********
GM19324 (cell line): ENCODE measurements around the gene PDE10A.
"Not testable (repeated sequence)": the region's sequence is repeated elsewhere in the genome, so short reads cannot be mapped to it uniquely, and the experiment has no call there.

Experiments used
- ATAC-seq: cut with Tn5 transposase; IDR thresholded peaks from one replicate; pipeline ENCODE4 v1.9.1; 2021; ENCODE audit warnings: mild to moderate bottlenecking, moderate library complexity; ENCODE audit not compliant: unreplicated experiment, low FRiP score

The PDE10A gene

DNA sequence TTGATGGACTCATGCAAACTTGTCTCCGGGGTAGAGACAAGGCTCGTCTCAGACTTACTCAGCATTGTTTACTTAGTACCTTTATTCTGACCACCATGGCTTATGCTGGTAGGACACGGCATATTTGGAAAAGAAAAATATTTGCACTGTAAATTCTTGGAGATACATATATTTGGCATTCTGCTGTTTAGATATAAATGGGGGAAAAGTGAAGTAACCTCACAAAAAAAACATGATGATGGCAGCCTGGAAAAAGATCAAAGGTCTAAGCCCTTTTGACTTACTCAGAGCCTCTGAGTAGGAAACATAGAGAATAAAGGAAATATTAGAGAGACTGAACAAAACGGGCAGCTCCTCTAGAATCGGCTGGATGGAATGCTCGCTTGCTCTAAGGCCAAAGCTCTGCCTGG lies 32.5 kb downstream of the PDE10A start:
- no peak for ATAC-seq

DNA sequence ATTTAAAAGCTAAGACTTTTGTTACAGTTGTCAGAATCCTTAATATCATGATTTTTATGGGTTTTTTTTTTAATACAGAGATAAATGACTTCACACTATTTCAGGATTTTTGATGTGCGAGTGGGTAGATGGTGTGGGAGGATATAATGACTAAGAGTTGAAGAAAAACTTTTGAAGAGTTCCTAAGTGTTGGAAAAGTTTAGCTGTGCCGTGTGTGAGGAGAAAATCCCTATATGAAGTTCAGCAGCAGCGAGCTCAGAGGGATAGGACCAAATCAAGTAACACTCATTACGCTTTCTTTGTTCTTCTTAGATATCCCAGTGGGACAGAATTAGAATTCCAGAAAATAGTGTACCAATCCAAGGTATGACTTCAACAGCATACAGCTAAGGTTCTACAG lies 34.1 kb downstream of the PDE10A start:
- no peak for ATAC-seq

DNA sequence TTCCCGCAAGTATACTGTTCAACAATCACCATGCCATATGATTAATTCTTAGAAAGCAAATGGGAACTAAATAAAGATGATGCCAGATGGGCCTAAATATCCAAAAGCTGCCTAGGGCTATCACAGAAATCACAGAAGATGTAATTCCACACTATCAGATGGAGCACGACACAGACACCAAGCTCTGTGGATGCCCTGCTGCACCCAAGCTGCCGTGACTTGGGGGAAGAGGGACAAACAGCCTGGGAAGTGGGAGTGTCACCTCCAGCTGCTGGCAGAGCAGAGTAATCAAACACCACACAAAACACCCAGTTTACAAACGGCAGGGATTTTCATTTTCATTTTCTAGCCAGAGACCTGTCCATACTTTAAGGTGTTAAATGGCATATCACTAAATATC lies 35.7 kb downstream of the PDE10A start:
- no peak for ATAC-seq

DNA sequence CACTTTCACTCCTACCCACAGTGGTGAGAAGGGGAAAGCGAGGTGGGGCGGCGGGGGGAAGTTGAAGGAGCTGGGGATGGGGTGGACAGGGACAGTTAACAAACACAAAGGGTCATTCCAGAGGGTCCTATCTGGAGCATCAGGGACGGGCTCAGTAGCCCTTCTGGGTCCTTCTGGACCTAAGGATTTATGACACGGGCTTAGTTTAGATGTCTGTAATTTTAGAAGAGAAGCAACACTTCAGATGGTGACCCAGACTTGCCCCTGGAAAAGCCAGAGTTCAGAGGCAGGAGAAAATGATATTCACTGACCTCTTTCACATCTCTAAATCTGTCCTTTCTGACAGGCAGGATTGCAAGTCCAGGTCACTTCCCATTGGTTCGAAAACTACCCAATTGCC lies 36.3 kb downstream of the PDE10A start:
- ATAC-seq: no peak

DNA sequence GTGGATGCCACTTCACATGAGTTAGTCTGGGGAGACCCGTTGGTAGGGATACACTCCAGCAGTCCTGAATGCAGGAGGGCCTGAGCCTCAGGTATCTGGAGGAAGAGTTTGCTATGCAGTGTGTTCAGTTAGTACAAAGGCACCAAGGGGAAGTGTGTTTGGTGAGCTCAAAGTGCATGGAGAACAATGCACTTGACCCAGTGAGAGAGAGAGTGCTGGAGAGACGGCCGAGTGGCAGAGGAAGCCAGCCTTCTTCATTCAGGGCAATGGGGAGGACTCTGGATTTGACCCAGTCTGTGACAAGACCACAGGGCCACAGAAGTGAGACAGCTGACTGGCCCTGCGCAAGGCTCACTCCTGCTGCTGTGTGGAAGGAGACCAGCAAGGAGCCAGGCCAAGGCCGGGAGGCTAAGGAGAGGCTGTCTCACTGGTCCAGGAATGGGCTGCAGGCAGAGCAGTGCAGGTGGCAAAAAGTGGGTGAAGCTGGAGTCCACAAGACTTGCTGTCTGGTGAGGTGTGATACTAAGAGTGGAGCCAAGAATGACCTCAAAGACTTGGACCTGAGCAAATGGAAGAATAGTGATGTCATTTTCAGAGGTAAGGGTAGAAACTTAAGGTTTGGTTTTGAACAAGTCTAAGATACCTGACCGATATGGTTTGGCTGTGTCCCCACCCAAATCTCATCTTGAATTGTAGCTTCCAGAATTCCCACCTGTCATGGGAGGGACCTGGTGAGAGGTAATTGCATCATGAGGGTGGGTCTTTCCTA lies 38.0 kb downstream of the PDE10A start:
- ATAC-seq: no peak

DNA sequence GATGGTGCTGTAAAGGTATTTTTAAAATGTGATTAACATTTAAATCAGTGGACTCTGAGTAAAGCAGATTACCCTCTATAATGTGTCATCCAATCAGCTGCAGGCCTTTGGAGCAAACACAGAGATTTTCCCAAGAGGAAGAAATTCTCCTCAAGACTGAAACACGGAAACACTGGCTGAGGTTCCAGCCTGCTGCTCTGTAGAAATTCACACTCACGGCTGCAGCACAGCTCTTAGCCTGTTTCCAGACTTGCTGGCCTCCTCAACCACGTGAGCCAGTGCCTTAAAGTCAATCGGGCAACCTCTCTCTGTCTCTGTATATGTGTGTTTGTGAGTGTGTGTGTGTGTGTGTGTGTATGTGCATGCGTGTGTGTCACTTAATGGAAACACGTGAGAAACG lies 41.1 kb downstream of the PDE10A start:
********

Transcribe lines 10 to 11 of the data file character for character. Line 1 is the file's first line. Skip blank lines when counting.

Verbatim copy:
DNA sequence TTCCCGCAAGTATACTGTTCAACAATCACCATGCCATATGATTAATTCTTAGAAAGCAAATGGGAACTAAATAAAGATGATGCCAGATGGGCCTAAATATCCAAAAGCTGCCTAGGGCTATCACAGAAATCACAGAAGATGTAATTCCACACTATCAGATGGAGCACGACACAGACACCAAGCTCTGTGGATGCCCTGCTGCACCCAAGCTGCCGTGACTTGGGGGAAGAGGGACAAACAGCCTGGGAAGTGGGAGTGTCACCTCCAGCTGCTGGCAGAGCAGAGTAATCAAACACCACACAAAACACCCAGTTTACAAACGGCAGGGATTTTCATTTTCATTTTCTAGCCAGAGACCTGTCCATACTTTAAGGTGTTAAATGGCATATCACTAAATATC lies 35.7 kb downstream of the PDE10A start:
- no peak for ATAC-seq